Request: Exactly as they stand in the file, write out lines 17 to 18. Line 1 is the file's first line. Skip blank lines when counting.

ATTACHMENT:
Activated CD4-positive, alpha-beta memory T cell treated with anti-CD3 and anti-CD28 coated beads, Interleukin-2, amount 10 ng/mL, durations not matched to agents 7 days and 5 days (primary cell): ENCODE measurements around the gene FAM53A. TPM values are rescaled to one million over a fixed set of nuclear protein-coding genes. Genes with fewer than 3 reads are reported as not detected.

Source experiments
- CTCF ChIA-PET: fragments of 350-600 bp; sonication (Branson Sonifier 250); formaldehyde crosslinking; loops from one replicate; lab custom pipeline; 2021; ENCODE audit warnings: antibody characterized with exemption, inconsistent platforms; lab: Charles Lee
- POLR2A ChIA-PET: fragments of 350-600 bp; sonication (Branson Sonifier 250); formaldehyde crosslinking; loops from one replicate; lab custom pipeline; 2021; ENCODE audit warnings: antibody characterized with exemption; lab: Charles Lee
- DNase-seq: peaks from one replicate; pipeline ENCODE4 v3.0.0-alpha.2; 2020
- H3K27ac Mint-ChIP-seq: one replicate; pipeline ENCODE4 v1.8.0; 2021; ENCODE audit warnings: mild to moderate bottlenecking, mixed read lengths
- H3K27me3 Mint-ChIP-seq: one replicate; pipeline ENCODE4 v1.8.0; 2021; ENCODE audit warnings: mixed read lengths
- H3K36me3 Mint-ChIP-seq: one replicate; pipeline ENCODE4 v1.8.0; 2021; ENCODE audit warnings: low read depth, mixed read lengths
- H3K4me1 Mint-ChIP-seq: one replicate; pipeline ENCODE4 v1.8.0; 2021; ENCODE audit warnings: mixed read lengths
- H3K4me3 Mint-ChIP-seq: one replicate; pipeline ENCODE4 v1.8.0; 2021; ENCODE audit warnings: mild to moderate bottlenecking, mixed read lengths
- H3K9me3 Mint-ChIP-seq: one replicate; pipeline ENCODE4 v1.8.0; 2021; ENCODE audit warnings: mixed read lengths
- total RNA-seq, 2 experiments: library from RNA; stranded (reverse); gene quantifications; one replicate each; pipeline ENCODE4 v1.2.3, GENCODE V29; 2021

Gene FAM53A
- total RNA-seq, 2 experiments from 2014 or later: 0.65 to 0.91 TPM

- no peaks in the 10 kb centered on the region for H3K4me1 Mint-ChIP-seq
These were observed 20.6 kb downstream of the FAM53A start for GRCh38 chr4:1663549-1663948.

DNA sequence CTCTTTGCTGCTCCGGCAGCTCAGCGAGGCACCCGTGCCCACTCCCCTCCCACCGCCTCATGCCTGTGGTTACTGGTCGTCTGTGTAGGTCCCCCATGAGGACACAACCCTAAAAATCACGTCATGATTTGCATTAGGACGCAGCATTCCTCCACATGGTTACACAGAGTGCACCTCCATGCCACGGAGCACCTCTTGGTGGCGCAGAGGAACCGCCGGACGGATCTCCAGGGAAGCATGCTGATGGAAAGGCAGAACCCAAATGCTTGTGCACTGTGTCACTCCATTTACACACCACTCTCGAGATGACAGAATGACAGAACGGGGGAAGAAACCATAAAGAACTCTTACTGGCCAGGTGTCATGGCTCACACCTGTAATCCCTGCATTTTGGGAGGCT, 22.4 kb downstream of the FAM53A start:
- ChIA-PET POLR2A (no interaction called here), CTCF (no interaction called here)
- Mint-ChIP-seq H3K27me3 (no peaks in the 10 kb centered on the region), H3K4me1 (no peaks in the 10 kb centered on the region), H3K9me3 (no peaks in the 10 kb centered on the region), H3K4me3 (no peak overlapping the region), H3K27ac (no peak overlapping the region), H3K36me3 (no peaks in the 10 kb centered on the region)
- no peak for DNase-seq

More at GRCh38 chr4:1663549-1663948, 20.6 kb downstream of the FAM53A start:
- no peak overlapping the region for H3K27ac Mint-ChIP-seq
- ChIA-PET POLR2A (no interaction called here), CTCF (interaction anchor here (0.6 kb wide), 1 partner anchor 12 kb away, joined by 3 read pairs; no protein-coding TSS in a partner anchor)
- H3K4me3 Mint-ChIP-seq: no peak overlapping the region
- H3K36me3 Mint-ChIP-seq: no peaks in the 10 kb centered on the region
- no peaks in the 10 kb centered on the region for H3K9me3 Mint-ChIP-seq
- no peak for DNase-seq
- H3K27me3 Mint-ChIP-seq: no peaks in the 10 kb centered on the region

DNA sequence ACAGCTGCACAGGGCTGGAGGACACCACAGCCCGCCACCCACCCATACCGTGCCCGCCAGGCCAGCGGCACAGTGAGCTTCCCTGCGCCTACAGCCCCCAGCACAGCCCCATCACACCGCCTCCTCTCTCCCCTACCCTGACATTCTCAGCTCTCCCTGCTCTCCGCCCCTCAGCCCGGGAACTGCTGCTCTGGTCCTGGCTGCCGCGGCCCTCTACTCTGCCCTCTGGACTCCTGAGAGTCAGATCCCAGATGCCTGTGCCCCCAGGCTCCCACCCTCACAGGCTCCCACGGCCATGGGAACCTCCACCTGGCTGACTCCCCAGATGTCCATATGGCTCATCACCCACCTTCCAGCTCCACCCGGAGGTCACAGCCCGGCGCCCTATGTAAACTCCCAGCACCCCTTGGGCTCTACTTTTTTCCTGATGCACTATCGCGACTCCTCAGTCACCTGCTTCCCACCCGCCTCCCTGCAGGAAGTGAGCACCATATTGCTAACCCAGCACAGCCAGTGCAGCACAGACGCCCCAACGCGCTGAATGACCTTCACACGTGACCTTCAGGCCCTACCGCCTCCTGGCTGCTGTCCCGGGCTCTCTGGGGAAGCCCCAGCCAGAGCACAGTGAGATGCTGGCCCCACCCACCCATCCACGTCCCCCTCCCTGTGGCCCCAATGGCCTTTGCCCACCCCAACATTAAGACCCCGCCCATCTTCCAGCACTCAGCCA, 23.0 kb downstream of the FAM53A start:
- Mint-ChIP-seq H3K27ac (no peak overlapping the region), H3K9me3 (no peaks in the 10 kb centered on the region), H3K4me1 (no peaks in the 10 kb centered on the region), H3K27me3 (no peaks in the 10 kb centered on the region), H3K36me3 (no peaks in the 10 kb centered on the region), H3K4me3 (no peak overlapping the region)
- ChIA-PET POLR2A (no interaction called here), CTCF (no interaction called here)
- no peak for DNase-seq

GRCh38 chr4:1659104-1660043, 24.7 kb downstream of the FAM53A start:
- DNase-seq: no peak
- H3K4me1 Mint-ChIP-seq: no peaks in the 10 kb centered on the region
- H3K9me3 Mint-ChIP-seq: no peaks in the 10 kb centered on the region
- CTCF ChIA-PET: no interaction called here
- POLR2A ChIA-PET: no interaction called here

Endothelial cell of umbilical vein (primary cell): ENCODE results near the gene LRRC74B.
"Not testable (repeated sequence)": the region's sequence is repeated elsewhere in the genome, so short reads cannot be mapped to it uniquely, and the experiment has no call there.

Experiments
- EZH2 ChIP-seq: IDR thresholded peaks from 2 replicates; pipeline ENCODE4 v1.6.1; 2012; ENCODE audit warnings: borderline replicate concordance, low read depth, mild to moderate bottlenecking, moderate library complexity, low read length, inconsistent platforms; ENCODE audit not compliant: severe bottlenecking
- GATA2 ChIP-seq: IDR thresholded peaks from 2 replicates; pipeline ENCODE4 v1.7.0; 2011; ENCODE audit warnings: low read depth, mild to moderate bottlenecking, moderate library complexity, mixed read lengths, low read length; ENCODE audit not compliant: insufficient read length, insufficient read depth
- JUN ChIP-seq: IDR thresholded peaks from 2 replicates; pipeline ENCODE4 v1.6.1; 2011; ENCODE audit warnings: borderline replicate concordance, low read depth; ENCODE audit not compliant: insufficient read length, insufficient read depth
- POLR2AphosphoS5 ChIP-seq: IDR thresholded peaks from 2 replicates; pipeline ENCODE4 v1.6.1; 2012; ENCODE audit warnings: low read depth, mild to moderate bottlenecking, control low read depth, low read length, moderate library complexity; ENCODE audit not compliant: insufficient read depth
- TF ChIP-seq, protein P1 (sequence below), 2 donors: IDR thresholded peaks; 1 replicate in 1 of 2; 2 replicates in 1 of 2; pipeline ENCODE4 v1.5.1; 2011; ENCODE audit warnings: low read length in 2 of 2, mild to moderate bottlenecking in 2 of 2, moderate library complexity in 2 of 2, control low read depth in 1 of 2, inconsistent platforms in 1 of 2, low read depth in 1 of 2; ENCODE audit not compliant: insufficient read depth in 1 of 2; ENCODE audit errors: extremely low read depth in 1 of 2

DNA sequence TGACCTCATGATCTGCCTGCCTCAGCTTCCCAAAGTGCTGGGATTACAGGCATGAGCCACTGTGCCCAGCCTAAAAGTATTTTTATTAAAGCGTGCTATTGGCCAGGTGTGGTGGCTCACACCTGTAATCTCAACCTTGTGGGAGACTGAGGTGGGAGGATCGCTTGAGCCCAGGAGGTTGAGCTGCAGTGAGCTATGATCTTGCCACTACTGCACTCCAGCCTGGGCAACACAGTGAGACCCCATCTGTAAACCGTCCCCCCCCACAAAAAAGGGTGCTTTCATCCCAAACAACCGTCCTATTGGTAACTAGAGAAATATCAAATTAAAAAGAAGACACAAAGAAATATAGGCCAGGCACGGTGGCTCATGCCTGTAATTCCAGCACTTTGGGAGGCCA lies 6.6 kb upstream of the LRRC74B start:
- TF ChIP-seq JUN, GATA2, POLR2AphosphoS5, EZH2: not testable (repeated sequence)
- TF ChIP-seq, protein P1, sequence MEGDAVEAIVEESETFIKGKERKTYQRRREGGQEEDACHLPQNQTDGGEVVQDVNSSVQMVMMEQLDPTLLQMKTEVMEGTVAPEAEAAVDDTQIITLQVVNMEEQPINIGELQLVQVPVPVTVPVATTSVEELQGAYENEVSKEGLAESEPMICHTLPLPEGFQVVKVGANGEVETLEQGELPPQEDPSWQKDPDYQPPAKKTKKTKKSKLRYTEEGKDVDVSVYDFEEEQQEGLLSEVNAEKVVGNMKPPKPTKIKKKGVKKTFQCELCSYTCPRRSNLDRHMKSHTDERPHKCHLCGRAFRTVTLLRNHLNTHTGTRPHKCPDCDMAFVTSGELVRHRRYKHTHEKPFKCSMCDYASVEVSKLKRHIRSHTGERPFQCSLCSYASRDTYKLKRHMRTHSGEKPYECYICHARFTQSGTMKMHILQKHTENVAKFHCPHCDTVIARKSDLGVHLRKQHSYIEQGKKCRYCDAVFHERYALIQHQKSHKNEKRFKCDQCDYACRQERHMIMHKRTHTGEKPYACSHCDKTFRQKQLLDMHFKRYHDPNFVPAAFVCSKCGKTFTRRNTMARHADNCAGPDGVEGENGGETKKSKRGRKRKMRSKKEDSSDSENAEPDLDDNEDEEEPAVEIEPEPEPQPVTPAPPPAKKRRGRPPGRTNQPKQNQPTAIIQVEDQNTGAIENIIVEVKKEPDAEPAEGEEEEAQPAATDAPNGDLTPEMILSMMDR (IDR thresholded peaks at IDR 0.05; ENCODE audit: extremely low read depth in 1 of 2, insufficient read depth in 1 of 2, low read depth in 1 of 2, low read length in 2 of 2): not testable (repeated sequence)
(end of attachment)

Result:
DNA sequence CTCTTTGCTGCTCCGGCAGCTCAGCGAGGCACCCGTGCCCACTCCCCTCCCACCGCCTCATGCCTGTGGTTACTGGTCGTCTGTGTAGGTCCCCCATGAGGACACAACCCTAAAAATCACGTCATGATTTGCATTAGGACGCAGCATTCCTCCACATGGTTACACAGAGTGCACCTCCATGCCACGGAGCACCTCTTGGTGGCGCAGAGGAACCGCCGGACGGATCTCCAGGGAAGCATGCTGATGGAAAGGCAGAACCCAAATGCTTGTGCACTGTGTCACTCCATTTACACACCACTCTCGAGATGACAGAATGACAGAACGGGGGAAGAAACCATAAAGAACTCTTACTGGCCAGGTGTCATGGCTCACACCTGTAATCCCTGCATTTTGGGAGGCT, 22.4 kb downstream of the FAM53A start:
- ChIA-PET POLR2A (no interaction called here), CTCF (no interaction called here)